He escapes the huge manhunt as long as he can, but he is eventually captured after a huge shoot-out. The press and the public decide his guilt and his punishment before his trial even begins. All the people just assume that Bigger raped Mary before killing her and burned her body to hide the evidence. The white authorities and mob use Bigger as an excuse to terrorize the entire South Side neighborhood.Jan is heartbroken over Mary’s death, but he finally understands that he is partly guilty too. He realizes that he was wrong to expect Bigger to act differently to him than to any other white man. Jan also realizes that he violated all of the rules that apply to race relations. And the fact that he did that, angered and shamed Bigger.

Jan gets his friend, Boris A. Max, to defend Bigger for free. He tries to save Bigger from the death penalty by arguing that what Bigger did was an affect of the environment he was in. Max warns the public that there will be more men like Bigger if America does not put an end to the huge cycle of hate and punishment. But, even after the trial, Bigger is sentenced to death.Book Reports

Native Son

Native Son Richard Wright is the author of the novel, Native Son. By writing the novel, he wanted to awaken America to the realities of the relationship between blacks and whites in the controversial 1930s.

When he wrote this novel, it caused many disputes among Americans. Many people thought that some of the issues Wright included in his novel were not appropriate to write about. Richard Wright believed that even the bad parts of America should be seen, though. This story takes place in Chicago, Illinois in the late 1930s.The main character is Bigger Thomas. He is a twenty year old black man who lives in a one-room apartment with his mother, sister, and brother.

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The part of town they live in is infested with crime, and most of the buildings are dilapidated. Bigger believes that he could never get far in life because of his being an inferior black man in a”white” world. Bigger wants to help support his family, so he decides to apply for a job as a chauffeur. He is hired by a millionaire named Henry Dalton, who allows Bigger to live in his house. Mr.Dalton and his wife, who is blind, always try to help their employees succeed in life. Everything goes well for a while until one night when Mr. Daltons teenage daughter, Mary, gets drunk.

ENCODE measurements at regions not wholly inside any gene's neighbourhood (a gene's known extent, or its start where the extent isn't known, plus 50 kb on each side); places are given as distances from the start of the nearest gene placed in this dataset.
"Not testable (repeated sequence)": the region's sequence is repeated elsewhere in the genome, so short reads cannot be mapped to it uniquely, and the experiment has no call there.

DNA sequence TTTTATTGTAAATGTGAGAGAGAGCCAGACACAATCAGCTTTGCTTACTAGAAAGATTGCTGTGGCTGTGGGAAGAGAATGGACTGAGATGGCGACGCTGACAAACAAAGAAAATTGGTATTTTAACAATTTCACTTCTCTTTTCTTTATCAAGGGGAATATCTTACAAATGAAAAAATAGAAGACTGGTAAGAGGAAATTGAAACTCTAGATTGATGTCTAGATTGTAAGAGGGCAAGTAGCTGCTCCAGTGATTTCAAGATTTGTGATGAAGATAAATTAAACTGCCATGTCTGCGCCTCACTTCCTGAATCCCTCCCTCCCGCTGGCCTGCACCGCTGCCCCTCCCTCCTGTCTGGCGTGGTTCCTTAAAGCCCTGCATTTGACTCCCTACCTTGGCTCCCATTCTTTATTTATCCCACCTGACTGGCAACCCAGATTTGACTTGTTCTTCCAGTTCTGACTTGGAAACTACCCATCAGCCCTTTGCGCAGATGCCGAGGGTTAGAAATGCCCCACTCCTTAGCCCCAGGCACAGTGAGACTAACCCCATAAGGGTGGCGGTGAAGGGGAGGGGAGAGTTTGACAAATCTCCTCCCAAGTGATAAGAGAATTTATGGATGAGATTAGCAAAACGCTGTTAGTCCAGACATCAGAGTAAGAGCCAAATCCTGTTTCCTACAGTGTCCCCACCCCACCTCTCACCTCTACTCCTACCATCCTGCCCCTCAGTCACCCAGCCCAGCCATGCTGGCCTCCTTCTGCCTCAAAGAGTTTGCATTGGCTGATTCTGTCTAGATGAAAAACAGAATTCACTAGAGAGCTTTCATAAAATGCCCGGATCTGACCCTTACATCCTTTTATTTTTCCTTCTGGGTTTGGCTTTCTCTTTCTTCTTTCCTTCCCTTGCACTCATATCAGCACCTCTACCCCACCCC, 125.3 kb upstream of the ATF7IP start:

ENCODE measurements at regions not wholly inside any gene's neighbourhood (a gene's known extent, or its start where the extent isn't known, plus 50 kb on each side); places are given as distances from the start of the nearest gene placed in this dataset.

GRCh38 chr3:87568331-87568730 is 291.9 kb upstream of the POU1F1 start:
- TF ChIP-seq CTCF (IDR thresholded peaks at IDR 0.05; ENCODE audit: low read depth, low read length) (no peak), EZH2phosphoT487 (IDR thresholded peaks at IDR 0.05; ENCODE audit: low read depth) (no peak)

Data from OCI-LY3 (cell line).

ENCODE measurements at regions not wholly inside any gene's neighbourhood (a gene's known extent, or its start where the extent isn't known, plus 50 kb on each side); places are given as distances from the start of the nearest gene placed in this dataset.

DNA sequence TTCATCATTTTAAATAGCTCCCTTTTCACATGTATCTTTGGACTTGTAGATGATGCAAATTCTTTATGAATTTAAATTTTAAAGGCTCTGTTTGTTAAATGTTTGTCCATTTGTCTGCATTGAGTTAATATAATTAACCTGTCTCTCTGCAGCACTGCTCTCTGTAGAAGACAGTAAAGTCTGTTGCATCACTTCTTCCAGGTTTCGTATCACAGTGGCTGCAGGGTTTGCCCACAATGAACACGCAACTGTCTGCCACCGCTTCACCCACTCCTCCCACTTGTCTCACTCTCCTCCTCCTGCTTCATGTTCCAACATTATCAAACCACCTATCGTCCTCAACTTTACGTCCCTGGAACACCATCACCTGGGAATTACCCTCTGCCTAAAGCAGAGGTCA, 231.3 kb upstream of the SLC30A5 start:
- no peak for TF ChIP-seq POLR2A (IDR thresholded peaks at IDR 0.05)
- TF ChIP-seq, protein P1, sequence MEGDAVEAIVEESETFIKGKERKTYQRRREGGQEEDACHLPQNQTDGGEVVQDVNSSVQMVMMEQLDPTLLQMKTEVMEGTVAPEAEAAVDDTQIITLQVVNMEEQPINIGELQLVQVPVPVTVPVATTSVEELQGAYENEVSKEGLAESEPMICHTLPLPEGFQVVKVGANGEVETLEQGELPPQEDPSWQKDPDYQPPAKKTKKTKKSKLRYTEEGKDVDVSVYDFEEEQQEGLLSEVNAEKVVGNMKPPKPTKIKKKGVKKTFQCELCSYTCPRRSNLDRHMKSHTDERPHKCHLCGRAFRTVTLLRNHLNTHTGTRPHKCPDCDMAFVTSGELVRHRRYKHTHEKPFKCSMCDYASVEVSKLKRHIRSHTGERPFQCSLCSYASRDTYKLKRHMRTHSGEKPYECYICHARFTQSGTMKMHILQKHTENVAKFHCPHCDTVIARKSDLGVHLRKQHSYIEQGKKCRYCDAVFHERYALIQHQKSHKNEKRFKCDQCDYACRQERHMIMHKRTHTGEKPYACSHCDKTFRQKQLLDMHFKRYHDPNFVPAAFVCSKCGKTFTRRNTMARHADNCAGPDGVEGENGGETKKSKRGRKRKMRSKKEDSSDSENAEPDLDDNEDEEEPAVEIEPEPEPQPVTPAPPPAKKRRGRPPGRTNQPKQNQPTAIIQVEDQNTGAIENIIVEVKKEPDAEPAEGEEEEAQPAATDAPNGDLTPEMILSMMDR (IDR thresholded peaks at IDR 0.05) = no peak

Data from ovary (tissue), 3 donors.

Bigger carries Mary to her room after she falls down while climbing the stairs. While Bigger is in Marys room, Mrs.Dalton comes to check in on her.

Although Mrs. Dalton wouldnt be able to see Bigger in Marys room, he is afraid that Mary might make a noise and Mrs. Dalton might think that he is raping her daughter. In his terror, Bigger covers Marys face with a pillow and accidentally smothers her.When Bigger sees that he killed Mary, he freaks out, chops up her body with an ax, and hides it in the furnace downstairs. Although he acts out of fear and doesnt know what he is doing, Bigger still feels a sense of control that hes never felt before. Bigger leads everyone to believe that Marys Communist friend, Jan, kidnapped her.

Nobody suspects Bigger until one day, when the remains of her body are found in the furnace. He gets his girlfriend, Bessie, involved to help him get money and run away, but he kills her to avoid betrayal. Bigger is finally caught by the police and put on trial. During the course of the trial, he is amazed to find that Jan has forgiven him for all that he did.He cant believe that a white man actually treats him like a human being. Bigger is convicted of murder and ultimately pays with his life to learn that all humans are equal. I love this book! It shows the true story of how hard it can be to live in a prejudiced society.

This novel is full of suspense and is really able to stir up controversies within oneself. I would definitely recommend this book to people.